Cory: I think the people who do keep getting better are willing to embrace their mistakes and successes. They put their ego aside and are always taking a fresh look at the world. They aren’t afraid of a challenge or something that threatens their worldview. So I hope the Reserves can be like that.
If there’s anything we know about the coast is that it’s always changing. And I think that if the Reserves stay nimble, they will remain the sanctuaries that they are. In the last six years especially, Reserves have really embraced the place-based part of our mission. And I do think that’s what makes us special and is gonna make us relevant in the long term.
Nik: What does “place-based” mean to you?
Cory: To me, a place is the thing you fall in love with. You can’t fall in love with a concept, you know. You’ve got to see it and touch it and smell it. We get people hooked on science, on ecology, on stewarding the coast. We show them what it really looks like—this is erosion, this is what marsh deterioration or flooding looks like. To fall in love and have your heart broken is what being place-based means.
Nik: Someone should write an 80s rock song about us. What’s going on at Great Bay lately? Didn’t you just inherit a farm?
Cory: Oh yeah. The farm has been a real handful, but it’s also stunningly beautiful and I cannot wait to connect people to Great Bay there. It also has a really interesting history that we’re learning a lot about. You sit at a coastal farm yourself at Wells! It’s fun to interpret history.
Nik: When you go place-based, there’s that history that’s straight behind you every single day.
Cory: Yup. We do that at the Hugh Gregg Discovery Center. All of our fall field trips interpret how people have interacted with Great Bay, from Native American times to today. We’re making the farmhouse into housing for visiting researchers. And then we’re going to build a big picnic pavilion to create an amazing space for people to go, and we’re partnering with other parts of our agency to restore the boat launch that’s there.
Nik: Great Bay NERR’s state partner is New Hampshire Fish & Game, yes?
Cory: Yes. I love being a part of Fish & Game because we have similar missions—to protect and steward the state’s natural resources and to connect people to those resources. All of our lands are open to hunting and fishing.
Nik: Everything sounds really well functioning. So why do you need the Great Bay Stewards?
Cory: They are part of our birth story. The Great Bay Reserve was created when Aristotle Onassis wanted to build the country’s largest oil refinery here in Great Bay, and a group of citizens came together and stopped that. That group morphed into the Great Bay Stewards once the Great Bay NERR was up and running. They have been invaluable because even though we are supported by NH Fish & Game, we are a self-funded agency, so all of our state match comes from hunting and fishing licenses, which is a challenge.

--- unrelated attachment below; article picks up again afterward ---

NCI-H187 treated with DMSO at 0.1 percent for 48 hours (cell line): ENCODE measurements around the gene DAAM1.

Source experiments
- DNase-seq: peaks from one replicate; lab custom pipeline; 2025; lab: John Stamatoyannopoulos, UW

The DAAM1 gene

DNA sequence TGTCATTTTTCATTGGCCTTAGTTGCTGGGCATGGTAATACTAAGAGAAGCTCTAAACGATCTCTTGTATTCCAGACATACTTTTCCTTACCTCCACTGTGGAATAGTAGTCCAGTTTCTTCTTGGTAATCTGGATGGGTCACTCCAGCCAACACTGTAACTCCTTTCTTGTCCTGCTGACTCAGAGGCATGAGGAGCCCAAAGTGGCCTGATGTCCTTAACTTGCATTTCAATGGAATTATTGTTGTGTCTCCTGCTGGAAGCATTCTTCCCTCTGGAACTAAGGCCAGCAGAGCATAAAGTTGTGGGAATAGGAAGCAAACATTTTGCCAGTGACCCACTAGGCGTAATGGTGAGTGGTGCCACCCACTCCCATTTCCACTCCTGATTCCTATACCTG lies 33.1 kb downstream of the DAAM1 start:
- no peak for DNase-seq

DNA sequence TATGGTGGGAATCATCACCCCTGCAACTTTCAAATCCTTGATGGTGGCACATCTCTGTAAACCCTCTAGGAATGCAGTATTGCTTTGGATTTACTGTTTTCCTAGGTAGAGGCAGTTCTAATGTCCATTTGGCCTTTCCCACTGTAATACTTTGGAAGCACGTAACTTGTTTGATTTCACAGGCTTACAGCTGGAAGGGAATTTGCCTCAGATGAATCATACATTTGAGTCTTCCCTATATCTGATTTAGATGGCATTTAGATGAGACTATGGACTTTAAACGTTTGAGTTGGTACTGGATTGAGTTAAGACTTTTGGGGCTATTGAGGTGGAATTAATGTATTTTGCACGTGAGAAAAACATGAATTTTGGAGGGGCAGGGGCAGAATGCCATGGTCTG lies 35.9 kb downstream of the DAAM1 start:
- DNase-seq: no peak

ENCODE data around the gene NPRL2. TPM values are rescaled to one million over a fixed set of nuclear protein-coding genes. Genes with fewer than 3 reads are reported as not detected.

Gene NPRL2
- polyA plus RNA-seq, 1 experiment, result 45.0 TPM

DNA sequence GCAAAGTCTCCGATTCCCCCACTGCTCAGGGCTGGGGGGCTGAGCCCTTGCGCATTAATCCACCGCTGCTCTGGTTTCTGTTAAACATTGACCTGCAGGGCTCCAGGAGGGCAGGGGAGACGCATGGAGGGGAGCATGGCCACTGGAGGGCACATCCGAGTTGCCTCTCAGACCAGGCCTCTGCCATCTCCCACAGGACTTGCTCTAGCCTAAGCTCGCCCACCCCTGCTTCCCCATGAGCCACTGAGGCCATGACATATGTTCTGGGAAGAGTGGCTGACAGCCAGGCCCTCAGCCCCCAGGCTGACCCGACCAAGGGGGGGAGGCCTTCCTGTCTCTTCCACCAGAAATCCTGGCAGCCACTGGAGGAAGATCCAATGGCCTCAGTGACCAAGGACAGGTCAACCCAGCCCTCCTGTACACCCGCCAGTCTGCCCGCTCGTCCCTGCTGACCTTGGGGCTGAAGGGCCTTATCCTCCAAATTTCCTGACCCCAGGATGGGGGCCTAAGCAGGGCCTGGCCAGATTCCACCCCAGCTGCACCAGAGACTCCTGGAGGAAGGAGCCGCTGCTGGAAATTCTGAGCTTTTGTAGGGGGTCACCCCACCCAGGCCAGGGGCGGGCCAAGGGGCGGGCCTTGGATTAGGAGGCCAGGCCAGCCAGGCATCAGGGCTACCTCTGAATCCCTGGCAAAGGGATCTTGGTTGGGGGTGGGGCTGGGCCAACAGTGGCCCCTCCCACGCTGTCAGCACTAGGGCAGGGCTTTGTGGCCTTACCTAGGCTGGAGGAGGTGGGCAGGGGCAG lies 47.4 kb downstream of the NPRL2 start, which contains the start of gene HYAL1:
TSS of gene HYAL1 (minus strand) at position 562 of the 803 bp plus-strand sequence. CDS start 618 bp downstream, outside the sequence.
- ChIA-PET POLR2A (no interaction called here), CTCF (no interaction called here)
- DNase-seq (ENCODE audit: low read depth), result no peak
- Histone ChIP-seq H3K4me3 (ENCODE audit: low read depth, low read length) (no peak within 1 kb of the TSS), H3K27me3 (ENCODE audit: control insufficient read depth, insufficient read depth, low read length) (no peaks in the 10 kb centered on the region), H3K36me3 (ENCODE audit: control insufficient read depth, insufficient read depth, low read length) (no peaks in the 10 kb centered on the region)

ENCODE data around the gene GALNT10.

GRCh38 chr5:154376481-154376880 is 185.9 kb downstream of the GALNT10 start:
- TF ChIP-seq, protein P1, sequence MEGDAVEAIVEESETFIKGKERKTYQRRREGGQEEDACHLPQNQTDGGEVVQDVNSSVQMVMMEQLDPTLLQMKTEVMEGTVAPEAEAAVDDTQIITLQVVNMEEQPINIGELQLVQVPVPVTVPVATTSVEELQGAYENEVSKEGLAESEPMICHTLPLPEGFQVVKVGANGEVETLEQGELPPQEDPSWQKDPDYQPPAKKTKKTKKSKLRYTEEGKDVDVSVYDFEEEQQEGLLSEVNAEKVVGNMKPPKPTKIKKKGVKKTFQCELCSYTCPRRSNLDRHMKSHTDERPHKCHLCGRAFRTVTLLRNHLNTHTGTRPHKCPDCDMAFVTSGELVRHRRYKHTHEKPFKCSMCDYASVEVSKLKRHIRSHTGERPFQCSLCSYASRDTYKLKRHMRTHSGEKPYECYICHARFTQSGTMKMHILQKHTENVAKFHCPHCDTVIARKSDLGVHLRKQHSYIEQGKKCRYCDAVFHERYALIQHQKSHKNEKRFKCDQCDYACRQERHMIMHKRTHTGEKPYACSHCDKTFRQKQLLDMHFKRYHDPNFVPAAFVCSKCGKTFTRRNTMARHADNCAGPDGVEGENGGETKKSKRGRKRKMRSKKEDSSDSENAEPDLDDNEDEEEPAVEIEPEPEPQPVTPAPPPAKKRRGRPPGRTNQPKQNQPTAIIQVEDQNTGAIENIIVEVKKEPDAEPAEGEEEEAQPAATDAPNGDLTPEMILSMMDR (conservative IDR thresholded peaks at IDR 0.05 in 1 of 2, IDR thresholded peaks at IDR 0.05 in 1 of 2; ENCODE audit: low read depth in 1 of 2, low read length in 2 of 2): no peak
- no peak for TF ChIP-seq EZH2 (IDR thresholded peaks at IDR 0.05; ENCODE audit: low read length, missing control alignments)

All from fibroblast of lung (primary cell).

The Stewards provide all kinds of amazing project specific support. They also serve as fiscal agents for external funding, so they provide that essential role, which NERRA and the Laudholm Trust at Wells do too. It’s not glamorous but it’s very important. They’re also our citizen advocates for Great Bay and the community and carry our mission forward in different circles—as community leaders, as people who are engaged in their town. They’re an amazing group, we’re very lucky to have them.
Nik: I feel that Wells is very lucky to have its friends group, as well. You like the give-and-take. Who’s your favorite giver-and-taker in the Reserve system? Somebody the three people who read this every month will now.
Cory: I like to argue with you. As far as give and take, where you sit down and argue over beers? North Inlet-Winyah Bay’s Eric Smith is a good one.
Nik: Something this important can’t be left to the Eric Smiths. …hey, come to think of it, there are so many new people in the system lately!
Cory: I think that’s great. It’s a sign that the Reserve system is becoming this professional organization, where hotshot people come and work for five years and then go somewhere else. This has its pros and cons, but I do feel like we’re really contributing to the next generation of amazing people—you have to let people go to know that we’re influencing the world.
Nik: It feels to me like more people have just retired, and the new people coming in are young and exciting and diverse and really prepared… You talk to the Davidson fellows and they sound just like you, except they’re, like, 19!
Cory: Oh my gosh, yeah. I’m ready to give my job to Anna Lowein, the Davidson fellow who works at Great Bay right now. She’s such a rock star.
Nik: I think we all just need to quit and give it to them, and see what happens. I think that’s the next stage in NERRS development.
Cory: I’ve thought about that a lot lately. Am I becoming a stale voice in this community? At what point do you say ‘I should show myself the door?’ How do I productively challenge myself? How do I need to light my fire to have a totally different perspective on the Reserve system?
Nik: I think you should get a motorcycle.
Cory: I think you’re right. [Editor’s note: With sparkles.]